The Feast of St Nicholas
At one time, Nicholas was, aside from the Virgin Mary, the most powerful of saints, prayed to for aid by Christians of all sorts and the patron of hundreds of churches from Iceland to Turkey. After the Protestant Reformation he fell on hard times; in the twentieth century he fell even lower at the hands of Pope Paul VI. But thanks to a love of Christmas his reputation is arising once more.
Legend says that Nicholas was born into a rich family living in what is now Turkey in the days of the late Roman empire. He became a priest and then a bishop of Myra in southern Asia Minor. Nicholas is said to have been at the 325 Council of Nicaea, which was held to determine whether Christ was truly divine, and where he supposedly struck Arius, the arch-heretic, a blow to the head. He developed a reputation for charity and miracle working which, after his death, led him to be venerated all across Europe. In one incident he was able to fly and rescue a sinking boat, leading him to be the patron saint of sailors; in another he resurrected three young scholars who had been pickled in a cask by a cannibal innkeeper, making him the patron saint of students, barrel makers and pickle makers; in another he dropped off gifts of money secretly at night to a poor family, saving the daughters from lives of prostitution, thus becoming the patron of maidens, marriage and a magical gift bringer to children.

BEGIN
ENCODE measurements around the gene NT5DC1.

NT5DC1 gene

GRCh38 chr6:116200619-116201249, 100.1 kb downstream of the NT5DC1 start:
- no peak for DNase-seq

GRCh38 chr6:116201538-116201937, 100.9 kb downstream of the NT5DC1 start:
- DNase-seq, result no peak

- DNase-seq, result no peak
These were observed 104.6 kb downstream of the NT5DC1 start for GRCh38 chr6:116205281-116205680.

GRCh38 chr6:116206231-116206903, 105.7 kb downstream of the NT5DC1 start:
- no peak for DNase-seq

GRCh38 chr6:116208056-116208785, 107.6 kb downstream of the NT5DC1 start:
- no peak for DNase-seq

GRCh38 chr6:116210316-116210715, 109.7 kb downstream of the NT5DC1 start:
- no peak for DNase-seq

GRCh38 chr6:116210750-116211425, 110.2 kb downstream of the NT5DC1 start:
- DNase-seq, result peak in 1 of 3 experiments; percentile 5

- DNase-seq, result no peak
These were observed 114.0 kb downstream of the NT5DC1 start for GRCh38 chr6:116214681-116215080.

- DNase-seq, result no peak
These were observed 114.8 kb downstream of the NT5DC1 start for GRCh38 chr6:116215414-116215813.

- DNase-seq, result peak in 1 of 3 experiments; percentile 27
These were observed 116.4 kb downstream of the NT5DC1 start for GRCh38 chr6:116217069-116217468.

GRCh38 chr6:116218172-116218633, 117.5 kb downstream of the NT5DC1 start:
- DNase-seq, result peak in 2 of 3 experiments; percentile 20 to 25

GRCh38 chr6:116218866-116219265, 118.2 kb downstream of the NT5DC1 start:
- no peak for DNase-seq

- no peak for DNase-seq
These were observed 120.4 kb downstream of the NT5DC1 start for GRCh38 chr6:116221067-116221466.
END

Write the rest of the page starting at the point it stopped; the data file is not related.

By the year 1200 stories had spread of his giving gifts to children on the eve of his feast day, December 6. For 300 years he came by night on his white horse and left treats in the shoes of good children (and threatening bad or lazy kids with a good beating.) In the 1500s the cult of saints was abolished in Protestant lands and Nicholas was replaced in much of Europe as Christmas Gift-bringer by the Christ Child. However his legend was taken to North America by Dutch settlers where tales of good Sinterklaas lingered in the public imagination. Early in the 1800s New York poets, writers and illustrators reimagined him as “Santa Claus”, the figure who took the world of Christmas giving by storm, becoming a global superstar in the twentieth century.
Lately, however, Santa Claus has been subject to a campaign of resistance in those countries where he displaced traditional gift givers. In Spain, supporters of the Three Kings want the Magi returned to centre stage while in Germany, Austria, and the Netherlands, societies for the restoration of the legend of St Nicholas have placed the old fellow back in the hearts of children.